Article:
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Creative Nonfiction: An Overview

Summary:

This resource provides an introduction to creative nonfiction, including an overview of the genre and an explanation of major sub-genres.

Contributors: McKinley Murphy
Last Edited: 2016-04-26 08:40:12

The Creative Nonfiction (CNF) genre can be rather elusive.  It is focused on story, meaning it has a narrative plot with an inciting moment, rising action, climax and denoument, just like fiction. However, nonfiction only works if the story is based in truth, an accurate retelling of the author’s life experiences. The pieces can vary greatly in length, just as fiction can; anything from a book-length autobiography to a 500-word food blog post can fall within the genre.

Additionally, the genre borrows some aspects, in terms of voice, from poetry; poets generally look for truth and write about the realities they see. While there are many exceptions to this, such as the persona poem, the nonfiction genre depends on the writer’s ability to render their voice in a realistic fashion, just as poetry so often does. Writer Richard Terrill, in comparing the two forms, writes that the voice in creative nonfiction aims “to engage the empathy” of the reader; that, much like a poet, the writer uses “personal candor” to draw the reader in.

Creative Nonfiction encompasses many different forms of prose.  As an emerging form, CNF is closely entwined with fiction. Many fiction writers make the cross-over to nonfiction occasionally, if only to write essays on the craft of fiction. This can be done fairly easily, since the ability to write good prose—beautiful description, realistic characters, musical sentences—is required in both genres.

So what, then, makes the literary nonfiction genre unique? 

The first key element of nonfiction—perhaps the most crucial thing— is that the genre relies on the author’s ability to retell events that actually happened. The talented CNF writer will certainly use imagination and craft to relay what has happened and tell a story, but the story must be true. You may have heard the idiom that “truth is stranger than fiction;” this is an essential part of the genre. Events—coincidences, love stories, stories of loss—that may be expected or feel clichéd in fiction can be respected when they occur in real life.

A writer of Creative Nonfiction should always be on the lookout for material that can yield an essay; the world at-large is their subject matter. Additionally, because Creative Nonfiction is focused on reality, it relies on research to render events as accurately as possible. While it’s certainly true that fiction writers also research their subjects (especially in the case of historical fiction), CNF writers must be scrupulous in their attention to detail.  Their work is somewhat akin to that of a journalist, and in fact, some journalism can fall under the umbrella of CNF as well. Writer Christopher Cokinos claims, “done correctly, lived well, delivered elegantly, such research uncovers not only facts of the world, but reveals and shapes the world of the writer” (93). In addition to traditional research methods, such as interviewing subjects or conducting database searches, he relays Kate Bernheimer’s claim that “A lifetime of reading is research:” any lived experience, even one that is read, can become material for the writer.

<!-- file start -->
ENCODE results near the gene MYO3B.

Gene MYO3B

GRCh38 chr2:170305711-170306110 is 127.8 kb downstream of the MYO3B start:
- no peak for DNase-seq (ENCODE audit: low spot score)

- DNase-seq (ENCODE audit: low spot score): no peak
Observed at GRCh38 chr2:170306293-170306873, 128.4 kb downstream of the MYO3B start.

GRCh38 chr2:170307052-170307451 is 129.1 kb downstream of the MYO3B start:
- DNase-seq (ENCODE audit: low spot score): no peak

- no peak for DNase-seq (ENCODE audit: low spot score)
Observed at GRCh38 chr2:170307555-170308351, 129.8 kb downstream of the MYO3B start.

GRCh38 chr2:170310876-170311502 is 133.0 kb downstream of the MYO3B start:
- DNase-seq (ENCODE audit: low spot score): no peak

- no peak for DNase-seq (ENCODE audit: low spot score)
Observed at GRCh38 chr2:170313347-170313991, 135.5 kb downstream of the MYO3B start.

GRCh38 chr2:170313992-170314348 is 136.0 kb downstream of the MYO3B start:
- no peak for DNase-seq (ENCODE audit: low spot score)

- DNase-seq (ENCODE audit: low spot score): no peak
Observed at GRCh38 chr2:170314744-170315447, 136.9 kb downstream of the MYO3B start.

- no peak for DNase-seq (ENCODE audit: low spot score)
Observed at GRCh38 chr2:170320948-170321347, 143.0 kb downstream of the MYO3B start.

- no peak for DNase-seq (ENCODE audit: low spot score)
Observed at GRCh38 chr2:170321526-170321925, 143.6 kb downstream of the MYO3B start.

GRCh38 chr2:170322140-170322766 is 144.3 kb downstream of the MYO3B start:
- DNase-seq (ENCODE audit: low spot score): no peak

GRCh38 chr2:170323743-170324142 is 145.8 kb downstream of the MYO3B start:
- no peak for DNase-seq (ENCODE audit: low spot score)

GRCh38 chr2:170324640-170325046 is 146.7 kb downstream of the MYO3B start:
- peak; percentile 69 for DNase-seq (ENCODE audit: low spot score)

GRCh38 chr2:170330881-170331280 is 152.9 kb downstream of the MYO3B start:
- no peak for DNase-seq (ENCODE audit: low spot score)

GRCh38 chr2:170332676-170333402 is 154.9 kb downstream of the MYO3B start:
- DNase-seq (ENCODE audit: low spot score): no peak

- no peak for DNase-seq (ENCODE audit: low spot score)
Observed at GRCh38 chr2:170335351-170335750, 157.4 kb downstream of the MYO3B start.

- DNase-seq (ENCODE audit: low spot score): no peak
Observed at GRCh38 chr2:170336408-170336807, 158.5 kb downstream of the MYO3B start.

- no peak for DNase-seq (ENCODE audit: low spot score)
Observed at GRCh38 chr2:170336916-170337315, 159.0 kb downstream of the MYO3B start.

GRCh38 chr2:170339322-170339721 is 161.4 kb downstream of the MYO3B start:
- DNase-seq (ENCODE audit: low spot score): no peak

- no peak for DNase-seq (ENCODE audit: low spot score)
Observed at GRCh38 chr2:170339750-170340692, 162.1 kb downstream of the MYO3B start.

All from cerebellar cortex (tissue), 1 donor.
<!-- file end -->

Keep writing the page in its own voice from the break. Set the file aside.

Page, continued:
The other key element, the thing present in all successful nonfiction, is reflection. A person could have lived the most interesting life and had experiences completely unique to them, but without context—without reflection on how this life of experiences affected the writer—the reader is left with the feeling that the writer hasn’t learned anything, that the writer hasn’t grown. We need to see how the writer has grown because a large part of nonfiction’s appeal is the lessons it offers us, the models for ways of living: that the writer can survive a difficult or strange experience and learn from it. Sean Ironman writes that while “[r]eflection, or the second ‘I,’ is taught in every nonfiction course” (43), writers often find it incredibly hard to actually include reflection in their work.  He expresses his frustration that “Students are stuck on the idea—an idea that’s not entirely wrong—that readers need to think” (43), that reflecting in their work would over-explain the ideas to the reader. Not so. Instead, reflection offers “the crucial scene of the writer writing the memoir” (44), of the present-day writer who is looking back on and retelling the past. In a moment of reflection, the author steps out of the story to show a different kind of scene, in which they are sitting at their computer or with their notebook in some quiet place, looking at where they are now, versus where they were then; thinking critically about what they’ve learned. This should ideally happen in small moments, maybe single sentences, interspersed throughout the piece. Without reflection, you have a collection of scenes open for interpretation—though they might add up to nothing.

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